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New Edgewater Public Art Piece Is Collaboration Between Artist And An Invasive Beetle

Photo: Erik Peterson Website

A new large-scale sculpture called ‘Ashland’ was recently installed in Edgewater bringing another public art piece to the area. The piece was an unusual collaboration between the artist and an invasive insect that has destroyed countless ash trees in both our community and around the country.

The art piece by area resident Erik Peterson was constructed out of ash trees donated by the Chicago Park District’s Department of Forestry which were infected by the Emerald Ash Borer. It was installed in a traffic island at the East end of Thorndale at the lakefront.

The sculpture is not only a piece of art for the public to enjoy, but it is also a utilitarian piece of urban furniture that people can sit on and grab a beautiful lakefront view. However, what makes the piece truly unique is its shape which mimics the winding tunnels that the ash borer’s larvae makes in the cambium layer of the wood, eventually choking off the tree’s new growth and killing it.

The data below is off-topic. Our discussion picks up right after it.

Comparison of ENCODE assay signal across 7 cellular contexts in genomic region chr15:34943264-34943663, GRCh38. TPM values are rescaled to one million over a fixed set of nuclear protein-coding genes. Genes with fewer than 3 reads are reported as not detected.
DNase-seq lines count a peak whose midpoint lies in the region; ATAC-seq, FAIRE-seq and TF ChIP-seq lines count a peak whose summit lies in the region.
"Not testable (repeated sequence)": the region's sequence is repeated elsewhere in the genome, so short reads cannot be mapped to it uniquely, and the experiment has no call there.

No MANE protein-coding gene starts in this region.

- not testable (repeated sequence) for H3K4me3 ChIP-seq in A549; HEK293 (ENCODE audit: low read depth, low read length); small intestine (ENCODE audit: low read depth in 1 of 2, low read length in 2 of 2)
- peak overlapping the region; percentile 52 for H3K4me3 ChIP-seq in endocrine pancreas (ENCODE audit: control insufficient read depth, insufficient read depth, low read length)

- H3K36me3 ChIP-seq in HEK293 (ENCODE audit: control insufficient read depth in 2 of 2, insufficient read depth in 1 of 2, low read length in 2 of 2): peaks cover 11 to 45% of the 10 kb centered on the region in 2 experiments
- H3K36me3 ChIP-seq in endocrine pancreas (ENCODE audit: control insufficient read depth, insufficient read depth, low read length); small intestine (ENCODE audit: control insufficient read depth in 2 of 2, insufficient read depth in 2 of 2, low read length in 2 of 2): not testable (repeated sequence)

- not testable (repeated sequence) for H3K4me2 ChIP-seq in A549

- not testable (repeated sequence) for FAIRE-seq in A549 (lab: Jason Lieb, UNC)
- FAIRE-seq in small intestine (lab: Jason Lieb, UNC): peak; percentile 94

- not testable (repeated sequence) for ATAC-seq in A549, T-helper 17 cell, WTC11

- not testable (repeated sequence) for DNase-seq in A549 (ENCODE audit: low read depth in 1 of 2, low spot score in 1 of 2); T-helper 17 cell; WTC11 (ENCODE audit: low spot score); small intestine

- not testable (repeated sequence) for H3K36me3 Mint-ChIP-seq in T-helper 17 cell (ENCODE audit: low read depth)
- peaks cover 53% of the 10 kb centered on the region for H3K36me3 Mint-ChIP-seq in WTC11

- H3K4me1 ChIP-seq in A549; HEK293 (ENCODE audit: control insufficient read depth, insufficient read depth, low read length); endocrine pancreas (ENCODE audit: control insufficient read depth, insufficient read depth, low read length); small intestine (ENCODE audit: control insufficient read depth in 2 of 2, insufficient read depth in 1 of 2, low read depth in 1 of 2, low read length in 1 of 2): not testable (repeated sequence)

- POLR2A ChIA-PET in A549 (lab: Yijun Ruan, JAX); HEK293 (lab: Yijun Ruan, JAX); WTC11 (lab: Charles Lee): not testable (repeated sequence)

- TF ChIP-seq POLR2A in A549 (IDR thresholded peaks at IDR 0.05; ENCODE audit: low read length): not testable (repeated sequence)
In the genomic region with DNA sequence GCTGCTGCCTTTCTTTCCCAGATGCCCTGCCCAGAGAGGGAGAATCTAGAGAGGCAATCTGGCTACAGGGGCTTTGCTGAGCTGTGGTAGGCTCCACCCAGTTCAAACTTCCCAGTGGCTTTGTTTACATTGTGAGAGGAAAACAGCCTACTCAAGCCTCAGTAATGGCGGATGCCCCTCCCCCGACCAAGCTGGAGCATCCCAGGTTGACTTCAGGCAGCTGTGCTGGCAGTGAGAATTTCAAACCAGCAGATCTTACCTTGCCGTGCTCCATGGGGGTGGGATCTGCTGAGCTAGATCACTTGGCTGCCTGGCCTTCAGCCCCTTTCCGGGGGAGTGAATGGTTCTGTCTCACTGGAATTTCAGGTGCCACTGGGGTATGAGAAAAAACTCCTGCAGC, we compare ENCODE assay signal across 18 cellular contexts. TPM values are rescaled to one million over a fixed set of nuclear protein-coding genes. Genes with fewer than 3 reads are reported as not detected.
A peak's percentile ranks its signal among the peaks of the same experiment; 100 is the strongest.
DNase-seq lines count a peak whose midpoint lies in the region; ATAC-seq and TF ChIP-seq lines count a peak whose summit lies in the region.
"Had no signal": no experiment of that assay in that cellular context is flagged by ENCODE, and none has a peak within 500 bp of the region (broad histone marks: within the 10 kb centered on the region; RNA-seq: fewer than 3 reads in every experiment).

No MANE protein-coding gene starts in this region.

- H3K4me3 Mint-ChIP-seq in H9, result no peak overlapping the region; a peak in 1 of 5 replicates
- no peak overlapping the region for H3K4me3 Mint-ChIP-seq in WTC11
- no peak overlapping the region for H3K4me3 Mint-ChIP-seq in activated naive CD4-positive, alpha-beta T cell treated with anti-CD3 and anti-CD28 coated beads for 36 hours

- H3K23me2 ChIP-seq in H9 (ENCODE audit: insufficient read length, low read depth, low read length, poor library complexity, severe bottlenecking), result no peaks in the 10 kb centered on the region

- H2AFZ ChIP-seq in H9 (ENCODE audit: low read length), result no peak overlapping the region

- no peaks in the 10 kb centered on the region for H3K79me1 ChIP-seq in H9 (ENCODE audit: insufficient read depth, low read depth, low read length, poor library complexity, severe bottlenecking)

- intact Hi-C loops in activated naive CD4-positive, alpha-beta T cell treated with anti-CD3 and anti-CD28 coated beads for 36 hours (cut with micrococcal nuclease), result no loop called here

“The looping shape I have used for the Ashland bench was actually designed by the invasive pest; the trail of a real ash borer is scaled up to the size of the traffic island,” said Peterson on his website. “This sculpture thus references both the destructive and creative tendencies that are found in nature, and in human nature.”

Known mostly for his wide range in artist styles from large scale urban artwork and neon pieces to edible ice cream sculptures, Peterson often employs a sense of whimsy in his work. His project was commissioned by the 48th Ward as a part of the Year Of Public Art campaign that has recently brought many new works to the Edgewater area.

 


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